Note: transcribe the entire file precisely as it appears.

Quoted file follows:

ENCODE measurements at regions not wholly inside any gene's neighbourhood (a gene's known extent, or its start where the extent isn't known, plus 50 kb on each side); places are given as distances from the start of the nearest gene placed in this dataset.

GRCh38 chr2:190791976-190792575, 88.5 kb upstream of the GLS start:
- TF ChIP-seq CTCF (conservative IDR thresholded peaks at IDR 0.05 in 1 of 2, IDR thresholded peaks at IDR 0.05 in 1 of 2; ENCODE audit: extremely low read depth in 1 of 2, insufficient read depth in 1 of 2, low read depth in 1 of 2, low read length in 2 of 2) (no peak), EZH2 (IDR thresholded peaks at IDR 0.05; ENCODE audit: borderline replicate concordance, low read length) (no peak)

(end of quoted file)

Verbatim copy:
ENCODE measurements at regions not wholly inside any gene's neighbourhood (a gene's known extent, or its start where the extent isn't known, plus 50 kb on each side); places are given as distances from the start of the nearest gene placed in this dataset.

GRCh38 chr2:190791976-190792575, 88.5 kb upstream of the GLS start:
- TF ChIP-seq CTCF (conservative IDR thresholded peaks at IDR 0.05 in 1 of 2, IDR thresholded peaks at IDR 0.05 in 1 of 2; ENCODE audit: extremely low read depth in 1 of 2, insufficient read depth in 1 of 2, low read depth in 1 of 2, low read length in 2 of 2) (no peak), EZH2 (IDR thresholded peaks at IDR 0.05; ENCODE audit: borderline replicate concordance, low read length) (no peak)